JR: Interesting.  Thank you, LeBron, for making this mainstream.  So we’re tuition-free, public charter, open enrollment.  I’m the founder of the school, president of the board and we were founded in 2011.  We decided to stagger the enrollment to create a culture of learning and at the time, 90% of the students we were getting couldn’t do math or read at a 9th grade level.  We have special needs students as well.  We’re grades nine through 12 for high school and have 13 through 16 support for all of our scholars, whether it’s college, military or trade school.  I’m really proud to have a successful 9 through 16 model where this year, not only did we see another class graduate high school, but also have some scholars graduate college, which really saw the model play out the way we hoped.

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BC: What made you start JRLA?

JR: We deal with kids in the inner city of Detroit that obviously have their family challenges, as well as a fiscal dynamic to overcome.  We call it bridging the education gap because we have students that get $7,800 from the state, no scholarship money for college, zero state funding for our facilities. 

We’re taking that young person and having them compete for the same spot in college and life opportunities as the kids going to suburban public and private schools are afforded.  Unfortunately, in our country the quality of your education is not necessarily determined by your skill and will, it’s determined by your zip code.

BC: Were you motivated to start it on your own, or did someone else have the idea and ask you for help?

JR: As a student athlete, I took pride in my academics.  I took pride in being a really good student and making the honor roll in high school.  In college, as part of the Fab Five, I was proud to make the Dean’s List. I’m proud to be a college graduate and I’m fortunate to be a former player that left school early and went back to get my degree.  Education was always important to me.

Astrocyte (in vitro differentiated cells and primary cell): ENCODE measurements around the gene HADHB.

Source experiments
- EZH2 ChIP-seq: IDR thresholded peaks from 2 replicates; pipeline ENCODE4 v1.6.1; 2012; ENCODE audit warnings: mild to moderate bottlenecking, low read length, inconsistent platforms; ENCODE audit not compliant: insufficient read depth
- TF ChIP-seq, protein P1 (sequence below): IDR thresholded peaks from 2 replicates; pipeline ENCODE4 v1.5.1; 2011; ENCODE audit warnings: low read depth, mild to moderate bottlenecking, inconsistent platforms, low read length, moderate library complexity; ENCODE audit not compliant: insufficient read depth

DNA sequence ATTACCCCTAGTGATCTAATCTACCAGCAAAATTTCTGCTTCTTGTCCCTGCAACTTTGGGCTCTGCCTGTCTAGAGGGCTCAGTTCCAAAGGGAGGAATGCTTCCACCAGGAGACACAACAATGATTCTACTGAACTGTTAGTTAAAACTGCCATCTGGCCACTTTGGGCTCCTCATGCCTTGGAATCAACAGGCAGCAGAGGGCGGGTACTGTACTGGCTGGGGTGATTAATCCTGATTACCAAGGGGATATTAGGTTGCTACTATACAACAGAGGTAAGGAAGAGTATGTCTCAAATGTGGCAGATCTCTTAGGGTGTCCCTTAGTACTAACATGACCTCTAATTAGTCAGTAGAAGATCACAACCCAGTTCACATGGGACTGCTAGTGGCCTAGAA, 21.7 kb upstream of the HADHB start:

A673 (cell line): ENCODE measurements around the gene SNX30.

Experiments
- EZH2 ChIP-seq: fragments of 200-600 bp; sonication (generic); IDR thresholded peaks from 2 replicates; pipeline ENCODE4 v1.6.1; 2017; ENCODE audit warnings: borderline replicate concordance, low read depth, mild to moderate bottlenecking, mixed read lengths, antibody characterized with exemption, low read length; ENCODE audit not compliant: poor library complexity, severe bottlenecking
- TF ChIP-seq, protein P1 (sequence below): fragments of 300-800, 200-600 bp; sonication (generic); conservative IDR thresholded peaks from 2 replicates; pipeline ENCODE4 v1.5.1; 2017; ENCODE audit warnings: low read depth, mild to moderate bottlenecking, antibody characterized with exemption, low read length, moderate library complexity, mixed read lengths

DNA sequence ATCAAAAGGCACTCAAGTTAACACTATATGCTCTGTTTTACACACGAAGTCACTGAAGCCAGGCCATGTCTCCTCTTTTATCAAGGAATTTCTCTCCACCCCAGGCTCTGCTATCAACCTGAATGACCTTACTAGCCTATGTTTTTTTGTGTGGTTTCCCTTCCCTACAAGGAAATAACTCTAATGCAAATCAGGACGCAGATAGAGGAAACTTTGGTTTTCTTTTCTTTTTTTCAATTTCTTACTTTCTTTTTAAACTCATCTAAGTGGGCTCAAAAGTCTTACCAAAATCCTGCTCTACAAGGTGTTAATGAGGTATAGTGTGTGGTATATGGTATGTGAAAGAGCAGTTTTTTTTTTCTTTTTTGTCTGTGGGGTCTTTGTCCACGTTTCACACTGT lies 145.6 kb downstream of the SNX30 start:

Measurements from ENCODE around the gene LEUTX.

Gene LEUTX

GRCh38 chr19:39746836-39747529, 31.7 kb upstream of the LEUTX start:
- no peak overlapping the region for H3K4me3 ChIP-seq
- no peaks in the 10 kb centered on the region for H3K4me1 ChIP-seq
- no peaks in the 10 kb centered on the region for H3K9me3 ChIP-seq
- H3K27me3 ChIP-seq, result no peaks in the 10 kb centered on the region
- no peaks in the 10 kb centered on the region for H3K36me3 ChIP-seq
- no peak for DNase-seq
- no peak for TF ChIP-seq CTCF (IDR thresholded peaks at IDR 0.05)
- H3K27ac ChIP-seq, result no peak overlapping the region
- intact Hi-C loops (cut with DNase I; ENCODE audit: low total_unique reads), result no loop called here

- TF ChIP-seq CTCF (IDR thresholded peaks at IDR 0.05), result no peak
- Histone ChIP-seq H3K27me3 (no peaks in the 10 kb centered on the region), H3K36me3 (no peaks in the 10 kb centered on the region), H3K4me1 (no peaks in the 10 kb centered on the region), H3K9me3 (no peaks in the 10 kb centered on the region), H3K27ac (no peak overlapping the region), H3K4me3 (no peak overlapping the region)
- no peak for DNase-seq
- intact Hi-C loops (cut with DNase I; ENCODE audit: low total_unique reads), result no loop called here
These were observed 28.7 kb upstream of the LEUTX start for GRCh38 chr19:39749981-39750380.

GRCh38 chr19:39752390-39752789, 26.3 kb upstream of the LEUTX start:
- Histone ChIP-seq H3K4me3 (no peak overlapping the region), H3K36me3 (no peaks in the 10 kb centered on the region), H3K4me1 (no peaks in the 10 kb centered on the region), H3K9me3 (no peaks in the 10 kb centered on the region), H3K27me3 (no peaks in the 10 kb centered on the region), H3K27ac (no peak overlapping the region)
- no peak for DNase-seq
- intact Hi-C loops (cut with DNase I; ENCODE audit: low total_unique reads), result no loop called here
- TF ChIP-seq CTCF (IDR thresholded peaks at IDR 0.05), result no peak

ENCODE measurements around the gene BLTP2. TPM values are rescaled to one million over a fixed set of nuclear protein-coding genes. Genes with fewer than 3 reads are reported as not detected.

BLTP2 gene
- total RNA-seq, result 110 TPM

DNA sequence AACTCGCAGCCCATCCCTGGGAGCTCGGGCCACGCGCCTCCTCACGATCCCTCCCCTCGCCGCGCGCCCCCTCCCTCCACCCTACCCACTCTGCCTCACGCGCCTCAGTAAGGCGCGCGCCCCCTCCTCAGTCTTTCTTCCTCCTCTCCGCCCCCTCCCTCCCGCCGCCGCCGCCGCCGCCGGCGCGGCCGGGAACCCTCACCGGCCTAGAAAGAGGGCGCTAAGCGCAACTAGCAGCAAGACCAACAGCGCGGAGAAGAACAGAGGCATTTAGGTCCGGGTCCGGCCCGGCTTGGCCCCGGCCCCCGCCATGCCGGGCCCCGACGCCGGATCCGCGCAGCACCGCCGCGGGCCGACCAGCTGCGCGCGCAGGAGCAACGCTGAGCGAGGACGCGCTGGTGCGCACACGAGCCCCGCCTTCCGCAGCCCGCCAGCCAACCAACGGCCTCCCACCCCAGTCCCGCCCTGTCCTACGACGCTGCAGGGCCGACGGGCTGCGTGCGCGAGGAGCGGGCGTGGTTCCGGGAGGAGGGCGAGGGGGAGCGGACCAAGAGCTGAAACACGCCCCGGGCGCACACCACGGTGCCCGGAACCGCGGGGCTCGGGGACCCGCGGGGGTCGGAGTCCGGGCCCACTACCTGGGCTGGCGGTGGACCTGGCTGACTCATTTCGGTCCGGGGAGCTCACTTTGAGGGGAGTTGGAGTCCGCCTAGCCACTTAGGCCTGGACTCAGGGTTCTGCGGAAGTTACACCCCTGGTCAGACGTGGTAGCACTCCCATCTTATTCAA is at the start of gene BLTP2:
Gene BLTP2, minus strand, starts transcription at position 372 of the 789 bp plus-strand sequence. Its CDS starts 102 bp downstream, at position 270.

BC: I’m curious if you have any interest in creating a sports media program for kids to teach them about TV, radio and media.  You mentioned wanting to pave the way and break barriers for NBA players, how about doing the same to create more diversity in media?  You look around the industry and it’s still white male dominated.

JR: Well the beautiful thing about our school is that’s actually happening.  We basically operate as an 11-month school. In July, we created something called “Summer Session.”  For students that fail a class, they go to summer school. For every other student, they get a college experience, and/or set up with an internship of their choice. 

For example, we’ve had students intern with a friend of mine at Funny or Die, Mike Farah.  We’ve had internships at Quicken Loans with Dan Gilbert, internships with the Pistons, Roc Nation. 

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If you’ve ever heard the word Detroit or seen Michigan on a map, I’ve probably reached out to you for a donation, to get the word out or an internship because the point you made is exactly what I hope to do.  We’re doing things that, respectfully, don’t get done in this space with a public school budget and without a corporation standing behind me with a blank check. We need relationships with businesses like Jeep and Puma, because it’s been reported that public education and many schools can be extinct in 20 years.  Those relationships and our donors are the heartbeat that makes us tick.